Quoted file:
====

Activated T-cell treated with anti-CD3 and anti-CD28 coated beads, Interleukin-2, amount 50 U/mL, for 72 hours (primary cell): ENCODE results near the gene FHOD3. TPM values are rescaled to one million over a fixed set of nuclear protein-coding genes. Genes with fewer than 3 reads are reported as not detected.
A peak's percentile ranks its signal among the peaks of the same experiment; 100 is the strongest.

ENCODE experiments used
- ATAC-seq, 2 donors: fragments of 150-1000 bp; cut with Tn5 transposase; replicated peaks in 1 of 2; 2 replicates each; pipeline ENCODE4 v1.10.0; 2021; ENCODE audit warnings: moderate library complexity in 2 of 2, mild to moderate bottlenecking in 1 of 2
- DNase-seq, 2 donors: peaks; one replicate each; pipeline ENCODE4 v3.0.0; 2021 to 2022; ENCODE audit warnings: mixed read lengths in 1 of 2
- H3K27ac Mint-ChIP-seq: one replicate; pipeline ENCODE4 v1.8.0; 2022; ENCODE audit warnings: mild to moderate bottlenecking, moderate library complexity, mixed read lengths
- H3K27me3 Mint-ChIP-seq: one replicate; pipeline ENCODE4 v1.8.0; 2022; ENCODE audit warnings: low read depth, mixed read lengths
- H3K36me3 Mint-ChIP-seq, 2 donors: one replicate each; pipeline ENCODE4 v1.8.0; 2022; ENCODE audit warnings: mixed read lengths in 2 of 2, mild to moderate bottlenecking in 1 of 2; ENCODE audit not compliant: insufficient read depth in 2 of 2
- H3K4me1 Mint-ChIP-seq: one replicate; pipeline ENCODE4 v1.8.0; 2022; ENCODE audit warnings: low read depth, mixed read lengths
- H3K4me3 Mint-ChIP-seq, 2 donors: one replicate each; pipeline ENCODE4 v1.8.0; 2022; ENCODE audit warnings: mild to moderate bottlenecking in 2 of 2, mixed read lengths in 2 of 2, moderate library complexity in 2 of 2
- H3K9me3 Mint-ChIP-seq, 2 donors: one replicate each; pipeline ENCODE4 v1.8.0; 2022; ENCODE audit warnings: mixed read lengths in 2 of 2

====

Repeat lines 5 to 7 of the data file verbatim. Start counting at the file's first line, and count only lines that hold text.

- DNase-seq, 2 donors: peaks; one replicate each; pipeline ENCODE4 v3.0.0; 2021 to 2022; ENCODE audit warnings: mixed read lengths in 1 of 2
- H3K27ac Mint-ChIP-seq: one replicate; pipeline ENCODE4 v1.8.0; 2022; ENCODE audit warnings: mild to moderate bottlenecking, moderate library complexity, mixed read lengths
- H3K27me3 Mint-ChIP-seq: one replicate; pipeline ENCODE4 v1.8.0; 2022; ENCODE audit warnings: low read depth, mixed read lengths